Loyola offers 15 funded fellowships to support undergraduate students as they conduct mentored research. Each of the programs has a distinct mission, as well as unique program and eligibility requirements. Below you’ll find a full list and brief descriptions of current LUROP fellowships. Please contact fellowship directors for more detailed information about specific fellowships. Interested students can learn more about participating in undergraduate research at Loyola, including how to apply for LUROP fellowships, here.
Click the sections below to explore the different fellowships currently available through LUROP.
Click through to these fellowships to learn more about their individual requirements.
Interdisciplinary Research Fellowship: The Interdisciplinary Research Fellowship connects undergraduate students with two faculty members in different disciplines on a research project that engages multiple disciplinary lenses. In an effort to foster interdisciplinary collaboration, this fellowship was created to provide a pathway for students to engage directly in interdisciplinary research. With support from two faculty mentors from different disciplinary perspectives, students are encouraged to engage in research that demonstrates how knowledge creation is enhanced with multi-disciplinary approaches.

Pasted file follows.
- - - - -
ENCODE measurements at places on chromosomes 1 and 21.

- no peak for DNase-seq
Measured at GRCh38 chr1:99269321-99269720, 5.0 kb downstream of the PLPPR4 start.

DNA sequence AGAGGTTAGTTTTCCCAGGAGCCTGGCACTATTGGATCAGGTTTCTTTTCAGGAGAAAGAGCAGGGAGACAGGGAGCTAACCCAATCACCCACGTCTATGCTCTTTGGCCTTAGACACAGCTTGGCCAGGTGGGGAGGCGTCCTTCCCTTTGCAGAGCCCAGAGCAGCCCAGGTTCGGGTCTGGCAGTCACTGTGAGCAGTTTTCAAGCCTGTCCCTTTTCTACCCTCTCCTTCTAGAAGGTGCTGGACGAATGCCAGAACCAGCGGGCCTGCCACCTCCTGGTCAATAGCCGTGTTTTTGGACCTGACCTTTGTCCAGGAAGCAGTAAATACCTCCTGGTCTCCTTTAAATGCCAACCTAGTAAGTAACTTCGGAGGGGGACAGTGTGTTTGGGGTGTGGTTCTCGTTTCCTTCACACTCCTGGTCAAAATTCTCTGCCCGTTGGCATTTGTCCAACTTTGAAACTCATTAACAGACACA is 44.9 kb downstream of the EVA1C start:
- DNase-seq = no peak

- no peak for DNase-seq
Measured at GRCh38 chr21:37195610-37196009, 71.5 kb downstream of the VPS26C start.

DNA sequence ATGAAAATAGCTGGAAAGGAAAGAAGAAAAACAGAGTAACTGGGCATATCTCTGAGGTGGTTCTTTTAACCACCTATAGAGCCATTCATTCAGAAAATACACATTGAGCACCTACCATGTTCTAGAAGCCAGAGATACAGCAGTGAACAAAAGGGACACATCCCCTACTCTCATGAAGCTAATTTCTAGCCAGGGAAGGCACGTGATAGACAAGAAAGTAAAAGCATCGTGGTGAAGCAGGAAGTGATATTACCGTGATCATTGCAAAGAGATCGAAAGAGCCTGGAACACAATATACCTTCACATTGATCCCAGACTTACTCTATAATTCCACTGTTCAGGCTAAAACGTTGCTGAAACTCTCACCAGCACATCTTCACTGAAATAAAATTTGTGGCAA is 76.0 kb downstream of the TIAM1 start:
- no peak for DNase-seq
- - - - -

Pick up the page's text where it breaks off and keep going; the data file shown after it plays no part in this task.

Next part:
Provost Fellowship: The Provost Fellowship, housed in the Center for Engaged Learning, Teaching, and Scholarship (CELTS), is designed for undergraduate students in any academic discipline who are interested in either establishing an individual project with faculty mentor oversight or working with a faculty member on their ongoing research as a research assistant. This opportunity may be a summer or an academic-year research project.
Research Experience for Teachers in Biodiversity Studies The focus of this program is Biodiversity in an urban setting. The loss of biodiversity is one of the biggest challenges of our time and thus biodiversity science is one of the fastest-growing and most integrative fields in all of science and incorporates questions and methodologies from a range of disciplines including biology, chemistry, geology, computer science, math, and statistics.
Ricci Scholars Program: The Ricci Scholars Program provides highly qualified students scholarships to conduct research during a junior year of study at the Loyola campus in Rome, Italy, during Fall Semester and a destination in Asia during the Spring Semester. The two Ricci Seminars, UNIV 301 and UNIV 302, are Engaged Learning courses. Applications are in the fall of Sophomore year.